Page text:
Waterbodies: Lake Sakakawea


    Sakakawea Spring Walleye

    Sakakawea Spring Walleye (Ice Out through May) Sakakawea is quickly becoming known as one of the nations best walleye fisheries. Start your hunt for spring time Sakakawea walleyes in areas of the lake with warmer water and in proximity to tributaries and bays. The far western arm of Sakakawea all the way up through the river heats up first in the springtime and attracts the largest concentrations of active walleye. Popular locations to start in the spring include Lunds Landing, White Earth Bay, and New Town. Look for active walleyes on shallow rocky points or flats in proximity to creeks and bays. Walleyes run up some of these creeks to spawn, while others creeks are used by hoards of smelt for spawning and large numbers of post spawn walleye aren’t far from this feeding fest. In addition, warming points, flats, bays, and creeks attract large schools of emerald shiners, and other baitfish for walleye to feed on. Productive depths are usually shallow in the spring ranging from 2’-14’. When selecting colors on Sakakawea chrome/blue is hard to go wrong with, but when water clarity decreases bright colors or high contrast patterns such as chartreuse or firetiger can be hard to beat. Remember windblown shorelines tend to get fish feeding more aggressively and are good areas to begin your search. Also, water levels and water clarity are in constant flux on Sakakawea. Don’t get hung up on fishing memories, keep moving until you get on the fish. Jigging Minnows and Hardbaits: 1/8oz and 1/4oz flasher jigs or stand up jigs such as the Mission Tackle Willow Wabbler and Stand Up Short shank jig are great options for either fathead minnows or 3” Gulp! Minnows. For a more aggressive presentation that can trigger even inactive fish at times, try working these same areas with Rapala Rippin Raps or Strike King Red Eye Shads (I like the red eye shads in shallower water like 2'-6') using a quick rip off bottom followed by a 1-2 second pause on bottom. Look for points with rock or steep drop offs nearby and pitch these baits against the shoreline and retrieve them all the way back to the boat. Do this until you find active schools of walleye or productive depths and then replicate that pattern on similar structures. Casting Crankbaits: Along with pitching jigs or lipless crank baits, having a second person in the boat casting crankbaits in the same areas listed above can be a good one-two punch to find what mood the walleye are in. Suspending crankbaits such as Rapala X-Rap Shads and Glass Shad Raps can be phenomenal baits especially when worked in a pull and pause manner in the springtime. Trolling: Large flats and large points with scattered cover adjacent to bays or creeks can be very productive. The most efficient means to cover ground in these situations is usually by trolling. Flatline trolling Berkley Flicker Shads and Rapala Shad raps are great lures to begin the search with. Generally, if the water is dirty or the wind is breezy, jointed baits and high contrast/brighter colors tend to get more bites. As the water warms especially over 55 degrees, slow death rigging nightcrawlers with Macks Smile Blades becomes a great option as well.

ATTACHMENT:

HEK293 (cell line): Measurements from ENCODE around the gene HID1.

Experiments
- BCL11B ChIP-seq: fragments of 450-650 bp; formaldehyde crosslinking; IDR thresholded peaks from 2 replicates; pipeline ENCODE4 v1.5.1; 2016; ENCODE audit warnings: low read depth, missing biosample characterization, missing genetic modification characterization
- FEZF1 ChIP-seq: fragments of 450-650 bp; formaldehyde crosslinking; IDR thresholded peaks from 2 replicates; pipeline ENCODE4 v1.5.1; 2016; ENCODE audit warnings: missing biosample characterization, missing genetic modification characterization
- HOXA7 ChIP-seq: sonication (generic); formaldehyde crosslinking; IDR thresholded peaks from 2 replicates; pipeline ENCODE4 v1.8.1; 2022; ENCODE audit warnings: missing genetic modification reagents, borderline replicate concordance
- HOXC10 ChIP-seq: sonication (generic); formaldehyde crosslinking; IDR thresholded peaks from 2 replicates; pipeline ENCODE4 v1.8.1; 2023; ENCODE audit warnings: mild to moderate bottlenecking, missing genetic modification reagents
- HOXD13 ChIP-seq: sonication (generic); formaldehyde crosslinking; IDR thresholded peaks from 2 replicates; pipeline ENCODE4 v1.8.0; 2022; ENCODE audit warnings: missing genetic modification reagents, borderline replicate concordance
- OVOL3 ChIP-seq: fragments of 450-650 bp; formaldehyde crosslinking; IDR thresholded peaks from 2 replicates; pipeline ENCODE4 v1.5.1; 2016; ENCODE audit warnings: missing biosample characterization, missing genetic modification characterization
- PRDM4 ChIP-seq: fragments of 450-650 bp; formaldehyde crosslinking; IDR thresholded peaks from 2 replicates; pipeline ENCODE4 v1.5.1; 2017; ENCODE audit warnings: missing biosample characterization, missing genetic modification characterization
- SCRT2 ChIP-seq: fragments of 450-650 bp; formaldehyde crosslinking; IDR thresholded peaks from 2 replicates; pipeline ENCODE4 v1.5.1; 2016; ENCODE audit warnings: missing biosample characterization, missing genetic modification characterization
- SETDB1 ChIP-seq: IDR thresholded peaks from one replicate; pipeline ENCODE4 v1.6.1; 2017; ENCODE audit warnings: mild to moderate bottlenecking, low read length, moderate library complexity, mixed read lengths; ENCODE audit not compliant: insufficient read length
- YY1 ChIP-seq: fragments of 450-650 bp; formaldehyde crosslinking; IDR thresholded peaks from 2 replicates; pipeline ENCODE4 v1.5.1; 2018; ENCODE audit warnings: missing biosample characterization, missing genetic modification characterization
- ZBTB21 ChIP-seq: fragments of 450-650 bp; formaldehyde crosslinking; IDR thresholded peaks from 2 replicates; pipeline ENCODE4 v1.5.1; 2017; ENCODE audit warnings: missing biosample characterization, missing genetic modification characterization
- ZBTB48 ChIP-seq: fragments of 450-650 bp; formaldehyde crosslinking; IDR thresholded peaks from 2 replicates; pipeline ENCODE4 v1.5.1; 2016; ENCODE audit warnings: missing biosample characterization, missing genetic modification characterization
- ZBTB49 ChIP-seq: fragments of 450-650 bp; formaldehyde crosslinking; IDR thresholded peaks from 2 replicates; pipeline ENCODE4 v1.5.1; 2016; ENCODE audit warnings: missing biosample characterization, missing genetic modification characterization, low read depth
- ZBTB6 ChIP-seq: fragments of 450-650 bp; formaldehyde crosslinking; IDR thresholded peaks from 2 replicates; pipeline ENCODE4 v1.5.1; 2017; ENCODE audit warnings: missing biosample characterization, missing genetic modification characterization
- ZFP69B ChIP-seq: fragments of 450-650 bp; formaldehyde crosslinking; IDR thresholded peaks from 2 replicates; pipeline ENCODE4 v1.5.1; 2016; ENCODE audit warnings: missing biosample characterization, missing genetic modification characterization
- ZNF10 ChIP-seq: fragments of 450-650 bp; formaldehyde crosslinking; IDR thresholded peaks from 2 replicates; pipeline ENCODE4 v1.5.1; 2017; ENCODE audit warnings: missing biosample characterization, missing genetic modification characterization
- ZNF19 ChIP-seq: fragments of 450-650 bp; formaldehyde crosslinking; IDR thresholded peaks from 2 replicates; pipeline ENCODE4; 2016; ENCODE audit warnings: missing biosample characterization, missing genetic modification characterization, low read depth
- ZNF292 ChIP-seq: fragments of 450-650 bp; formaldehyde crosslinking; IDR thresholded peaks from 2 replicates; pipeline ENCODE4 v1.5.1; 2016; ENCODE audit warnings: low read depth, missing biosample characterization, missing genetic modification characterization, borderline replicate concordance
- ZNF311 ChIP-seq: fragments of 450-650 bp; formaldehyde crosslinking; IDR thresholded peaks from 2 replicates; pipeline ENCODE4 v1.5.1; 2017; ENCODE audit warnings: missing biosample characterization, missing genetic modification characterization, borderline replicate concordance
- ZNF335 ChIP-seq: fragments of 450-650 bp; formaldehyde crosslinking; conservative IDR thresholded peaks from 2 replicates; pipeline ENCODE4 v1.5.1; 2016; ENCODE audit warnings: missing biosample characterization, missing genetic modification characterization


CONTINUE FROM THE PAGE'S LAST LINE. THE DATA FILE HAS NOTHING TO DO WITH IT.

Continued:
Waterbodies: Lake Sakakawea

    Species: Walleye

    Hot Baits

    Launching soon for this lake.